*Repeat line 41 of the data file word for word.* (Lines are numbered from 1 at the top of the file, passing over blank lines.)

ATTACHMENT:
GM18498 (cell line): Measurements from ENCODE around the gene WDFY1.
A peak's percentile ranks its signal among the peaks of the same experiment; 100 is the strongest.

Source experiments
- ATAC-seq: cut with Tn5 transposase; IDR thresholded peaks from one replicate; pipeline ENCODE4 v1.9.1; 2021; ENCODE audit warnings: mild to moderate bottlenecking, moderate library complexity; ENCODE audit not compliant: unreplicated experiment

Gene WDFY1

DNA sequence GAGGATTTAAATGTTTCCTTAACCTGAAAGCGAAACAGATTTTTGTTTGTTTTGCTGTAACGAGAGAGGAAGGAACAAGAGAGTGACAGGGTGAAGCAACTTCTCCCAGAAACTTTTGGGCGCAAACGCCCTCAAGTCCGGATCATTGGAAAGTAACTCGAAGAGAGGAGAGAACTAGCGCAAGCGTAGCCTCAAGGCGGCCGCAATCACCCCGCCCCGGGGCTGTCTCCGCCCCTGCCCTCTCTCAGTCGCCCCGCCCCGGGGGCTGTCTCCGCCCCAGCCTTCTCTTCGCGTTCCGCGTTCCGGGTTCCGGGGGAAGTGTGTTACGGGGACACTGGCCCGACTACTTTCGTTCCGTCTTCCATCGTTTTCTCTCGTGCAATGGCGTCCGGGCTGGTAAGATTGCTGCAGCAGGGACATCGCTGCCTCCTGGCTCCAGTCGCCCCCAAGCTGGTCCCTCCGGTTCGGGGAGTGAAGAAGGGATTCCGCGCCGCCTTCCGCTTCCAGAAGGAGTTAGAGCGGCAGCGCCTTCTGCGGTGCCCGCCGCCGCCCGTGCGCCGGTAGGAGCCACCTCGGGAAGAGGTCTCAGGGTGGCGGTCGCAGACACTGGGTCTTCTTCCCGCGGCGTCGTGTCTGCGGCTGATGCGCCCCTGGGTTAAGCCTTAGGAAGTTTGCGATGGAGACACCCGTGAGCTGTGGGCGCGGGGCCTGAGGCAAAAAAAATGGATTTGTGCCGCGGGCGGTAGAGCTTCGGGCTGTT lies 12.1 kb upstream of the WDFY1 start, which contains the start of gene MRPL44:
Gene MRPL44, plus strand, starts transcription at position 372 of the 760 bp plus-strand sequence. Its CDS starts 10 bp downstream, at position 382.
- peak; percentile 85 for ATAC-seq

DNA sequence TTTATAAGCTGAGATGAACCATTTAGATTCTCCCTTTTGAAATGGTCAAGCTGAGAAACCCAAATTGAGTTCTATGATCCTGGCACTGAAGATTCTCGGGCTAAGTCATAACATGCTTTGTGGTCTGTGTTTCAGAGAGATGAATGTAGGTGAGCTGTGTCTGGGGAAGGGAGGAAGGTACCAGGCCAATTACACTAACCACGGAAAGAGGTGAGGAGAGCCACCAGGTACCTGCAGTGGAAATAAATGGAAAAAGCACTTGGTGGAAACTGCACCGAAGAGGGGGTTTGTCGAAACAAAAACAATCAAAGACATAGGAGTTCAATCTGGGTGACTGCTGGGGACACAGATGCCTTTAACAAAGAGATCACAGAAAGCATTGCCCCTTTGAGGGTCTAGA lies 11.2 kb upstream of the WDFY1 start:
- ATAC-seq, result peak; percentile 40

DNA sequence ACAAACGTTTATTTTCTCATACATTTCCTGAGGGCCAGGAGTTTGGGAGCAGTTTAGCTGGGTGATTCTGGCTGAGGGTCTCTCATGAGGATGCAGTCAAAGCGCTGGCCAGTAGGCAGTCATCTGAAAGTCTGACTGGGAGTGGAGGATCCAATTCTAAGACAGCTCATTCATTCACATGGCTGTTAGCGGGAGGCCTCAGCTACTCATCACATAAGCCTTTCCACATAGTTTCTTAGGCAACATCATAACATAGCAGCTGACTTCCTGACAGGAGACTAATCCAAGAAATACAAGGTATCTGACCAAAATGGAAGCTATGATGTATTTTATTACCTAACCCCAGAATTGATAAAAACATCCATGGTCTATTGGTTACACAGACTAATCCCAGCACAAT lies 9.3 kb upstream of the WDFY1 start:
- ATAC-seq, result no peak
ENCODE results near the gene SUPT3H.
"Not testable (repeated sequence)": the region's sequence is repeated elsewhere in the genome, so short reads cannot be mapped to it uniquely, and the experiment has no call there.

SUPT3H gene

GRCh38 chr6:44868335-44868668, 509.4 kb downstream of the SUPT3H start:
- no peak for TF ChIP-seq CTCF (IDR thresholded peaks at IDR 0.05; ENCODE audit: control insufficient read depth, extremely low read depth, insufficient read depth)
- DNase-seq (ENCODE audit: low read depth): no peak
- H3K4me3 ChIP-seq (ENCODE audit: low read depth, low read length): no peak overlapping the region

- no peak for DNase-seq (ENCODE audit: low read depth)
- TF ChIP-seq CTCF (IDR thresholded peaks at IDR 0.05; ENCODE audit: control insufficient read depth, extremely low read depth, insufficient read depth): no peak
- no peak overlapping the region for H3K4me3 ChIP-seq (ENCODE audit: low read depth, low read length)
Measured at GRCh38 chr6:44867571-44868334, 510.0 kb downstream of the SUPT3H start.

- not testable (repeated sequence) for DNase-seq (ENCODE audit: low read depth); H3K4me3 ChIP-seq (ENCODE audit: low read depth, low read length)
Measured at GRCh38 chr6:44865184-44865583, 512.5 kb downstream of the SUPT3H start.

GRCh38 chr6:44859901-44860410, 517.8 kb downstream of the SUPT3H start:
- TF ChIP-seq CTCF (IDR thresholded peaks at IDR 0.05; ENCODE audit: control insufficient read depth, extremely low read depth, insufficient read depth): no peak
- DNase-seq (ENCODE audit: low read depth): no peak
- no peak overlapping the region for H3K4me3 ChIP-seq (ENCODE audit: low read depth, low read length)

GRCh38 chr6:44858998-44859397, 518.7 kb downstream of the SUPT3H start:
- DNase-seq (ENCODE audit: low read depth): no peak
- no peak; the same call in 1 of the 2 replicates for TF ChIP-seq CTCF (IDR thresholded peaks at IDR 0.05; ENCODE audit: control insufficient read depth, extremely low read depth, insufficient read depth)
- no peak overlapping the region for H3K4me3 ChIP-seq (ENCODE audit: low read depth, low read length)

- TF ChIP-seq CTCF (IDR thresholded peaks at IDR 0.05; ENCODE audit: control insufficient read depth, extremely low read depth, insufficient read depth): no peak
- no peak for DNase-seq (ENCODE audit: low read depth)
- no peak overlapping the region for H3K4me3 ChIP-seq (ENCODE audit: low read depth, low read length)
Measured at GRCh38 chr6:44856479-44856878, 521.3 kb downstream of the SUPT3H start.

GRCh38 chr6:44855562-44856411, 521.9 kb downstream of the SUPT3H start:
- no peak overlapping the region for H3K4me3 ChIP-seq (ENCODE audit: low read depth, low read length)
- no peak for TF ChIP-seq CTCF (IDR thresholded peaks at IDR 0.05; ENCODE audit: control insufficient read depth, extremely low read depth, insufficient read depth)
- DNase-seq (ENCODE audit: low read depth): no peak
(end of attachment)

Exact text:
- DNase-seq (ENCODE audit: low read depth): no peak